We’re not dumb. We’re not (all) entitled. We’re not (all) seeking a victim complex.

But the swells do keep coming, and we’re tired of getting rolled.

A speaker I once heard said, “I believe the healing God wants to do in this generation is emotional.” Perhaps hearts, not issues of blood or withered hands, are what Jesus will pursue this millennium.

And perhaps we can be part of it. Consider God’s infinite patience for any person, his ability to convert even Paul to the side of the kingdom. If we simply embrace, listen, forgive, and weep with those who weep. Those are the foundation to the trusses of deep spiritual truth.

A bruised reed He will not break and a smoldering wick He will not extinguish; He will faithfully bring forth justice. (Isaiah 42:3)

No, Atheist, Faith Isn’t the Easy Way. It’s the Hard Way.

cliffEver seen a teacher accused of having it “easy”?

Having had my own classroom, I’m galled when people consider teachers overpaid for working 8am-9pm writing lesson plans, attending (or coaching) sports events, tutoring, meeting parents, re-decorating, supervising detention, and, yes, grading mountains of graffiti-ed tree product. However you feel about certain teachers, I assure you the good ones don’t bolt at the bell.

I feel somewhat similarly when some atheist announces that the Christian faith is easy. That we somehow settle for it, despite mountains of evidence to the contrary, because it’s easier than changing our minds.

Behold this gleaming nugget:

“Believers are…easily trapped and continuously fooled by their own choice. Because it pacifies. It’s easy, and it’s comfortable.”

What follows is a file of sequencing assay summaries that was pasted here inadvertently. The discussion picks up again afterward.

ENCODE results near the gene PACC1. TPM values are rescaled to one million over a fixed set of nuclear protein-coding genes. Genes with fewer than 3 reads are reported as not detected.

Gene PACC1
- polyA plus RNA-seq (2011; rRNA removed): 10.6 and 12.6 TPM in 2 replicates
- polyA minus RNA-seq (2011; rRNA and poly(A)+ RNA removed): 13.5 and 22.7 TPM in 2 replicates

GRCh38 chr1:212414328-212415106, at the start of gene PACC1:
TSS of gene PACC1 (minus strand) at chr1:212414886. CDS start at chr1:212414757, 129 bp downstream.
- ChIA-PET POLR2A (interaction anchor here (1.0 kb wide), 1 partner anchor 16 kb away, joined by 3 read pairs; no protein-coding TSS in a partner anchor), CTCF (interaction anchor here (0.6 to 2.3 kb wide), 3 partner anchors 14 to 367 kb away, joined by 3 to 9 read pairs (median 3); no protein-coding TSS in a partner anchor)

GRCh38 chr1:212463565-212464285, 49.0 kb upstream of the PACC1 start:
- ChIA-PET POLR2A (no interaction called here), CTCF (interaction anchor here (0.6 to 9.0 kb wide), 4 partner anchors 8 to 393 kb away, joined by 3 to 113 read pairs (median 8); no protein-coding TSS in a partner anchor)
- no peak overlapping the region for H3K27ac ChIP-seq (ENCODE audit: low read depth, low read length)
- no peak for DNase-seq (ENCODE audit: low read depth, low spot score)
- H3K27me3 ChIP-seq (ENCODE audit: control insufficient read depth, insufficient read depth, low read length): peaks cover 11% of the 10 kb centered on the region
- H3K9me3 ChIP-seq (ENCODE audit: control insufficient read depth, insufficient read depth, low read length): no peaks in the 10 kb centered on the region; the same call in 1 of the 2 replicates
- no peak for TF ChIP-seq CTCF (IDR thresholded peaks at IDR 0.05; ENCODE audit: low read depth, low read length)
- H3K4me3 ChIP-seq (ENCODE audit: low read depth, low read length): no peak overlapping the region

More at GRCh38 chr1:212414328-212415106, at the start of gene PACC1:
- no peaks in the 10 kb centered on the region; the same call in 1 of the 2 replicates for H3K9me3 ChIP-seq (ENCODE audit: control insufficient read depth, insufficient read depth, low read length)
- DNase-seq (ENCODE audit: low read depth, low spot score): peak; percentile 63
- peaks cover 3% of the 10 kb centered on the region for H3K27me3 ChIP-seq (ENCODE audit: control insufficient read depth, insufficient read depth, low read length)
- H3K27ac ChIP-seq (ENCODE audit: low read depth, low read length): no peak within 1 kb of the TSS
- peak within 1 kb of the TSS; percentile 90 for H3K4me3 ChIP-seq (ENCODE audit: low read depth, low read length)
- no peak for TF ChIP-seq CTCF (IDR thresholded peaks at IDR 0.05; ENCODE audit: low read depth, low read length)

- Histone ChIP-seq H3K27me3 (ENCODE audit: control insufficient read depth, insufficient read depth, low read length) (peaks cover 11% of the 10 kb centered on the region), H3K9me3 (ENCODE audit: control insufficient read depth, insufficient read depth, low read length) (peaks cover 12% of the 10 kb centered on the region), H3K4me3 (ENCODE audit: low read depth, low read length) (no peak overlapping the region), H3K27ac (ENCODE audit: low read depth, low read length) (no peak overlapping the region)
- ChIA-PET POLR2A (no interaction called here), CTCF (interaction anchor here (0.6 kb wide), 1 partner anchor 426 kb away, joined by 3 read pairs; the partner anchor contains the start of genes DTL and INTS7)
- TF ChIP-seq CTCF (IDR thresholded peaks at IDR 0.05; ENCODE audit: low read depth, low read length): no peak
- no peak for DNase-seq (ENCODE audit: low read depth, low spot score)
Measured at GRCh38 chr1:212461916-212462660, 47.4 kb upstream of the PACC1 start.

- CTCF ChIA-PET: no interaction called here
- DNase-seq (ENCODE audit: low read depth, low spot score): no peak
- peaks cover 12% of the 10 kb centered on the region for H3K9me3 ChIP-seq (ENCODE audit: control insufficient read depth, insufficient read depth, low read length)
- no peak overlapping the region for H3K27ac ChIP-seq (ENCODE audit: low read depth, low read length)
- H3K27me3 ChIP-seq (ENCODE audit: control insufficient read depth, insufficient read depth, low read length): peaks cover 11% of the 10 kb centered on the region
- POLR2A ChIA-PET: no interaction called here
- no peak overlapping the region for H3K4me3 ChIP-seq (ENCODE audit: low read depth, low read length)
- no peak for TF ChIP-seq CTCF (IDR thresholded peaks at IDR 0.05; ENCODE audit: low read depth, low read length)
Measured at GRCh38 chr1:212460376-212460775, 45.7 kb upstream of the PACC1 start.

My jaw dropped. Then chortled at the absurdity.

Followed by a long sigh.

Easy? Comfortable?

The Christian faith is the hardest thing I’ve ever done.

I’ve long been on my knees for a sister fighting cancer (three children in tow). My church is scrambling for foster homes for countless little ones without anyone to look after them. We’re not spared the statistics that report almost half the world living on $2.50/day.

We see it. Experience it. Far worse in some countries.

And in each case, the onus for progress lies on us.

The church steeple is no shelter from the age-old questions of “if God, why evil”. In fact, it serves as a lightning rod, bringing them straight to our hearts. We don’t get to avoid suffering or pass it off as senselessness or randomness – we’re taught to embrace it as growth and God-familiarization, to seek God’s purpose in it. Weekly we’re pushed to persevere, with no real guarantee of healing or breakthrough in this life. Nothing reminds me of my disappointments like stepping into church.

I don’t seek pity for all this. I have God.